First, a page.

Over the course of a month, from November 15 until December 12, 2022, as part of a collaborative project, Lisa tracked her family's monthly expenses with reporter Evie Townend. 

Here are the expenses that tested the family's finances the most.

The family's expenses over one month

A person in a coat eating pasta
To cut costs, the family has tried not to turn on their heating, instead wearing coats indoors [Lisa Hughs/Al Jazeera]
To cut costs, the family has tried not to turn on their heating, instead wearing coats indoors [Lisa Hughs/Al Jazeera]

Mortgage and council tax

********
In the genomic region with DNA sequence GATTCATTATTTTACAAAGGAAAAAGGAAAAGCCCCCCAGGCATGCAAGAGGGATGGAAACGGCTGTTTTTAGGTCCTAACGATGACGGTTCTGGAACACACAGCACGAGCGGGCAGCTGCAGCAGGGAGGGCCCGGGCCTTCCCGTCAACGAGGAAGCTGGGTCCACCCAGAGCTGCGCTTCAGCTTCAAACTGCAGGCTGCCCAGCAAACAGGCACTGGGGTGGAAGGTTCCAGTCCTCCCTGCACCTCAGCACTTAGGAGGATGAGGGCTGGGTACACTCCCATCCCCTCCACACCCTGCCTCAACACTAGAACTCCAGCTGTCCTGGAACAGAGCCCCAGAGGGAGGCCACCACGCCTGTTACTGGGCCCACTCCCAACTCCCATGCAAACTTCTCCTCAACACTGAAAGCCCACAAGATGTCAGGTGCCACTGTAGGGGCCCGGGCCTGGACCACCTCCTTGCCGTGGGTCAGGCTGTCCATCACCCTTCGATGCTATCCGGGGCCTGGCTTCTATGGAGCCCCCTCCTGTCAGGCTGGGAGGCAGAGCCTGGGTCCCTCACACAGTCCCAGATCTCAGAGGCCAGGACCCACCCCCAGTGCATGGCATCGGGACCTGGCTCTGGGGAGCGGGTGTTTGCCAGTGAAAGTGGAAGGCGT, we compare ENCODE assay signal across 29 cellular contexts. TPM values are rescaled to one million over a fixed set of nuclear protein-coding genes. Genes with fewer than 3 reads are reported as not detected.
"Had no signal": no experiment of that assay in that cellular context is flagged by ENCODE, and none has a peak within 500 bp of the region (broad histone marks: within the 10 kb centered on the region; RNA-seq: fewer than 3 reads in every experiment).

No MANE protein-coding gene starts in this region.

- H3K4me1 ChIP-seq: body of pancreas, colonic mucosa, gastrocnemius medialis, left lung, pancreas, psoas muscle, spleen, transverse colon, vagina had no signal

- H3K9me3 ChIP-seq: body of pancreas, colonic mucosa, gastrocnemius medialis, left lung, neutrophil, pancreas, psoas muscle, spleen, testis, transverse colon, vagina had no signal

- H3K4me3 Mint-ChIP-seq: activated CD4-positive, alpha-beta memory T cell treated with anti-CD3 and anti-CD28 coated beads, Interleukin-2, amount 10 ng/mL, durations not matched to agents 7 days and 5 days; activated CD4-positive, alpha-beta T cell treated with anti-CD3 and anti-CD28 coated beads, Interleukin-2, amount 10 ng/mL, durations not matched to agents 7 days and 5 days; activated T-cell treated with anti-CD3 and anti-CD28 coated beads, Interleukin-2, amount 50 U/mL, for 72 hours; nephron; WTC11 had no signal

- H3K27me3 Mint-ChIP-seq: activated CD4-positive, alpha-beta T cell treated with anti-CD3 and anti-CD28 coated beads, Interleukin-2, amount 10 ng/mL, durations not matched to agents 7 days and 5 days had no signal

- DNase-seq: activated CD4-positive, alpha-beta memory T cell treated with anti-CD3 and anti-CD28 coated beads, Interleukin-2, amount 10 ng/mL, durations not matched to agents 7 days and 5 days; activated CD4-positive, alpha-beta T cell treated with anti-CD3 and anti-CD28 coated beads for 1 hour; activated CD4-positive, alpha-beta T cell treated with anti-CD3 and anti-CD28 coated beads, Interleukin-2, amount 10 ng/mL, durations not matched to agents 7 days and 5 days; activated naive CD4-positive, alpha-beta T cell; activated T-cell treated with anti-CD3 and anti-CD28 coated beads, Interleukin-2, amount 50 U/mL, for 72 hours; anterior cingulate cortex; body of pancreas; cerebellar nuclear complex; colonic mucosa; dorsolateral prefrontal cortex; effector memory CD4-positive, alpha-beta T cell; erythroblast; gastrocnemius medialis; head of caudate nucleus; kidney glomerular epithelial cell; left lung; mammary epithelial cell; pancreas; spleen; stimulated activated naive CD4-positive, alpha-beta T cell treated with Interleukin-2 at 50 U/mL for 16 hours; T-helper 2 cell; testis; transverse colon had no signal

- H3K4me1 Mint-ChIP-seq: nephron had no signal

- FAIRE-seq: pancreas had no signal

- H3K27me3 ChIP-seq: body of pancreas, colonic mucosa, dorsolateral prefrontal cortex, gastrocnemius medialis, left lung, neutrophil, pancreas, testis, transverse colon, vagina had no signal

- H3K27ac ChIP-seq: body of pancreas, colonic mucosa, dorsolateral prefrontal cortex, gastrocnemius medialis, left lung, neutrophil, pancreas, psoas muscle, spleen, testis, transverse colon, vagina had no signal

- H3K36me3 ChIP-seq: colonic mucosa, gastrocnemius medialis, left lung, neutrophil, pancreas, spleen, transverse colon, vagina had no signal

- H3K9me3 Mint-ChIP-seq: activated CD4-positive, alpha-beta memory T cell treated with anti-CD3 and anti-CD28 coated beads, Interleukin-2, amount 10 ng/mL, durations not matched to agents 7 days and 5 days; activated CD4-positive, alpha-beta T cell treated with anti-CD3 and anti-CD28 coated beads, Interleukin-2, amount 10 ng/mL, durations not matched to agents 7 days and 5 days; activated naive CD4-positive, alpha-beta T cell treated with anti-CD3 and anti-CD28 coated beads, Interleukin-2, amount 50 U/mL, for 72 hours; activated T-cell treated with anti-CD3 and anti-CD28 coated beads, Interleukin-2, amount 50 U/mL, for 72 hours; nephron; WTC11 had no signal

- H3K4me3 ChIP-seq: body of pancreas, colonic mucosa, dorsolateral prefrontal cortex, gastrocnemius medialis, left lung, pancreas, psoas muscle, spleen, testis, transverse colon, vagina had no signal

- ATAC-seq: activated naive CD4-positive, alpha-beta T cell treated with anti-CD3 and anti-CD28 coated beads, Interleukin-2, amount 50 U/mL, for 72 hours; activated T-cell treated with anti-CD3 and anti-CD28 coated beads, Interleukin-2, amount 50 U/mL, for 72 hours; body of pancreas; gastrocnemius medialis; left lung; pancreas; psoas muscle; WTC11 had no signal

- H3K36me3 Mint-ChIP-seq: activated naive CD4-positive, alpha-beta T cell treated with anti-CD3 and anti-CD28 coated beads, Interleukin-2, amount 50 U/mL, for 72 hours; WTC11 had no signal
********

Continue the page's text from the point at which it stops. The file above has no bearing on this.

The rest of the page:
Paying for their home comprises a huge proportion of Tom and Lisa’s monthly income. Their mortgage is £1,600 ($1,944) and council tax is £343 ($416), bringing their total expenses to £1,946 ($2,364) each month.

The family have 11 years left to pay off their mortgage, which Lisa says is a “constant worry” each month. “You never know what is around the corner, and it’s terrifying knowing your home could be on the line.”

However, she also says she is “beyond thankful” that their mortgage is on a fixed interest rate and so, despite the recent hikes in UK mortgage rates (forecast to increase by 0.3 percent by the end of this year), theirs has remained the same.

Last year: £1,752** ($2,128)
This year: £1,946 ($2,364)

CPI graphic 2022, UK
[Muaz Kory and Jawahir Al-Naimi/Al Jazeera]


Feeding a family of eight is no mean feat. Cutting out certain foods and buying only basic brands, the family sticks to a strict weekly budget of £300 ($364). This month it came to a total of £1,083 ($1,316).